How the recent performance of Beyoncé Knowles made a powerful intersection of black power, black celebrity and HBCUs.
The lights, the camera, the black-tion.
Like an undefeated homecoming queen, Beyoncé Knowles’ recent performance at the Coachella Valley Music and Arts Festival sparked a resurgence of popularity of Historically Black Colleges and Universities via social media.
Her mother feared that her love letter to HBCUs would leave the majority white crowd “confused by all of the black culture and Black college culture because it was something that they might not get.”
However, Beyoncé made a statement of black pride. The entire spectacle, dubbed Beychella, featured her long-time hubby Jay-Z, sister Solange, former Destiny’s Child bandmates, and a killer marching band dance ensemble rivaling almost any drumline.
At the end of her critically acclaimed performance, she announced that her main charity, BeyGood Initiative, would give $100,000 towards the Homecoming Scholarship Program Fund specifically to benefit four HBCUs Xavier of Louisiana, Wilberforce, Tuskegee and Bethune-Cookman. The scholarship will award students at four HBCUs.
In a statement from Ivy McGregor, Director of Philanthropy and Corporate Relations at Parkwood Entertainment, the BeyGood program salutes “the rich legacy of Historically Black Colleges and Universities.”
At a time when many HBCUs are struggling, Beyoncé’s performance was a win
Although this was the first time that a black woman headlined Coachella, this was not the first time Beyoncé used her platform for politically-charged performances. In 2017, she whipped the Super Bowl audience into formation with a Black Panther-styled tribute, which was quickly followed by mixed reviews.
However unbeknown to most, her performance came at a time when HBCUs are constantly being questioned of their legacy, dignity, and significance.
Just weeks earlier, the group collectively known as HU Resist, released a written statement announcing that “Howard university has failed to prioritize the interest of its student body.” The Howard University Campus was smoldered in shame as its students conducted a sit-in to voice their grievances with the Howard University Administration, primarily for misappropriation of funding.
A few miles south, North Carolina A&T experienced similar issues in regard to spending. The school’s chancellor and two other employees have been accused of improper spending.
On the contrary, several institutions are struggling to stay open, or closing due to lack of accreditation and financial resources. For example, Concordia College in Alabama will be closing its doors at the end this academic year.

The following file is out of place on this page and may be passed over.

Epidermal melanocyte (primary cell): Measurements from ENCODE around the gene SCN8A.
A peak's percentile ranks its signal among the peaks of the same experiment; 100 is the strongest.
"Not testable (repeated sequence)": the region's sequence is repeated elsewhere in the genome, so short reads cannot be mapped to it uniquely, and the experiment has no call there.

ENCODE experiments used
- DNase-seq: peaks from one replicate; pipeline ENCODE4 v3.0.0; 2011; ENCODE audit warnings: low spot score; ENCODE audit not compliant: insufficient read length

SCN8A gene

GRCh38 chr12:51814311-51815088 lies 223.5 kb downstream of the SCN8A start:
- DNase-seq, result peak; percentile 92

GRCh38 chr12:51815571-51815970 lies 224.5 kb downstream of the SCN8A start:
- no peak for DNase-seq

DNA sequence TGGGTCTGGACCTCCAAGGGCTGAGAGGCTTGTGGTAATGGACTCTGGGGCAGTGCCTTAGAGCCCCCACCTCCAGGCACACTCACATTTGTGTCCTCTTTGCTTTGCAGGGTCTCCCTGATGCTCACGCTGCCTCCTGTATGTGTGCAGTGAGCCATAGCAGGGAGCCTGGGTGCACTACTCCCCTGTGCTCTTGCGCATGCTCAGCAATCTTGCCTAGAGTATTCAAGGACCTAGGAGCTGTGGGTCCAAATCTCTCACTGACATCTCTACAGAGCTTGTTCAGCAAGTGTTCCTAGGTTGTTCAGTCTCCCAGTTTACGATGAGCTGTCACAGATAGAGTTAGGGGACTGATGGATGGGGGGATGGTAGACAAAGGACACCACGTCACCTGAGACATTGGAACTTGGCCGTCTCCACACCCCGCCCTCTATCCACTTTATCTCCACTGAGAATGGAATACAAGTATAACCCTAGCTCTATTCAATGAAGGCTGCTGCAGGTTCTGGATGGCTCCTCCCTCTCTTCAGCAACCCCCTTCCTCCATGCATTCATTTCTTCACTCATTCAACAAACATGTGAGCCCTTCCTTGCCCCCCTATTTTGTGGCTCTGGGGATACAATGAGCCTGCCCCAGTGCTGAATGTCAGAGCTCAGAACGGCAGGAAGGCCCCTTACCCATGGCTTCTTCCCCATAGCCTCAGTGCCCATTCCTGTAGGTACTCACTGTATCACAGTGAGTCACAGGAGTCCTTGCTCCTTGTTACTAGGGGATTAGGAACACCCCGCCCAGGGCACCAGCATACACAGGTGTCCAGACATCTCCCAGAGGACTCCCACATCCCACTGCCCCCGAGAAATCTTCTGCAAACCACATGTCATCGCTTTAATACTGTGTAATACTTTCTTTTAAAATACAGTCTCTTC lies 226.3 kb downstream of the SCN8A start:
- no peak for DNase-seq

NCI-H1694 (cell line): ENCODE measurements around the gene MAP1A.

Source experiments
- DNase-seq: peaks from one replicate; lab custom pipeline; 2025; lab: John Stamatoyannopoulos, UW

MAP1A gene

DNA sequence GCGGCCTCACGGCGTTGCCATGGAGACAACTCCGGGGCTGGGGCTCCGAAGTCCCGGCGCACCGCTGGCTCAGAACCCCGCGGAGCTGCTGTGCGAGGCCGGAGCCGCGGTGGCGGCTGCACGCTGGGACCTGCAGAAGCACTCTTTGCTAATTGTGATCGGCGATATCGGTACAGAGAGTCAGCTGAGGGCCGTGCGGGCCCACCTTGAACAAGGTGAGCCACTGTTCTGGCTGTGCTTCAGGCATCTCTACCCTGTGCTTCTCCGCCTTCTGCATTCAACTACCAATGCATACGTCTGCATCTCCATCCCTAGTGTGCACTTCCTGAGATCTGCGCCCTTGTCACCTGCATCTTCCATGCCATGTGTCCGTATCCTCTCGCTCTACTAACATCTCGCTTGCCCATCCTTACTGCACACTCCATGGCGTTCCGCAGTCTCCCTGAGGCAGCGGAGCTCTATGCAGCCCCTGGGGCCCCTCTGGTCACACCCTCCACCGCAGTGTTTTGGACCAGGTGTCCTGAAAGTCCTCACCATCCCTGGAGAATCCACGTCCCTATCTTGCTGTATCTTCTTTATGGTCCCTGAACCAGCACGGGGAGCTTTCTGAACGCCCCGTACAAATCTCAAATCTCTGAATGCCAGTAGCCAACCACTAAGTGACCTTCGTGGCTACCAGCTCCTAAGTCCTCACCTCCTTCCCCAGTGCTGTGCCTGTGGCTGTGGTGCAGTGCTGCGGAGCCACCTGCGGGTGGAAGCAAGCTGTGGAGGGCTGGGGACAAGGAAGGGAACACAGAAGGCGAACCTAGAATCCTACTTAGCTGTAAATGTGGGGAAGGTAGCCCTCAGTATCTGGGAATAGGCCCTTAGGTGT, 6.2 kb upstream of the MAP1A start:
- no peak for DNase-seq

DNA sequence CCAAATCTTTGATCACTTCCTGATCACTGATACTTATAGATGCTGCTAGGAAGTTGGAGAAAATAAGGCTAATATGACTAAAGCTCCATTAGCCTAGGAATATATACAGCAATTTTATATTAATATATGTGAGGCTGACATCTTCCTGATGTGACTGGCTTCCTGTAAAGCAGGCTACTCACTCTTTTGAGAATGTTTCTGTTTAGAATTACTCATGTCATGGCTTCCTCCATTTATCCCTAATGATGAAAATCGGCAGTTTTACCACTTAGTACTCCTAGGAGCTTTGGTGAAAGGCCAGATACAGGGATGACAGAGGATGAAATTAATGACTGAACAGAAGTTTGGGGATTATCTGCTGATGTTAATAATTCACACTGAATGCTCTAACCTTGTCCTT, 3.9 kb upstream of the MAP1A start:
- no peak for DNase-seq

Even the heads of HBCUs have been snubbed. In the beginning of Donald Trump’s Administration, a meeting between him and HBCU presidents who thought they would talk about their concerns, ended up in a photo opportunity. Ironically, tasked to invite the leaders was Howard University alumna, Omarosa Manigault-Newman served as the director of communications for the office of the public liaison.
To add to the financial woes of HBCUs, there has been a significant drop in alumni contributions. According to the HBCU foundation, with the exception of a few, “schools like Tennessee State University and Grambling State University, [have an alumni donation rate] between 3 percent and 1 percent. The University of the District of Columbia had an average of 0.1 percent.”
The Higher Education Act of 1965 asserts that the primary mission of all HBCUs is to serve black Americans. However, within the most recent decade, some institutions have become non-African American majorities.
In a recent article by Ark Republic, overall enrollment at these schools has increased over the past several decades, but at a much slower rate than national average. Furthermore, the share of black students attending HBCUs has dropped to 8.5% of the total number of black students enrolled in degree granting institutions nationwide.
While there is no straight answer to the many questions on how to remedy all of the issues at HBCUs, there is still and an abundance of HBCU pride. Beyoncé’s performance came at the perfect time. It was the monumental and necessary rebirth needed for historically black colleges and universities.
Naysayers may continue to declare that that HBCUs just aren’t good enough. At any rate, Beychella should not only inspire students to attend, but also reassess and re-affirm the quality black education within HBCUs. Now maybe, we can all get out there and make some real change.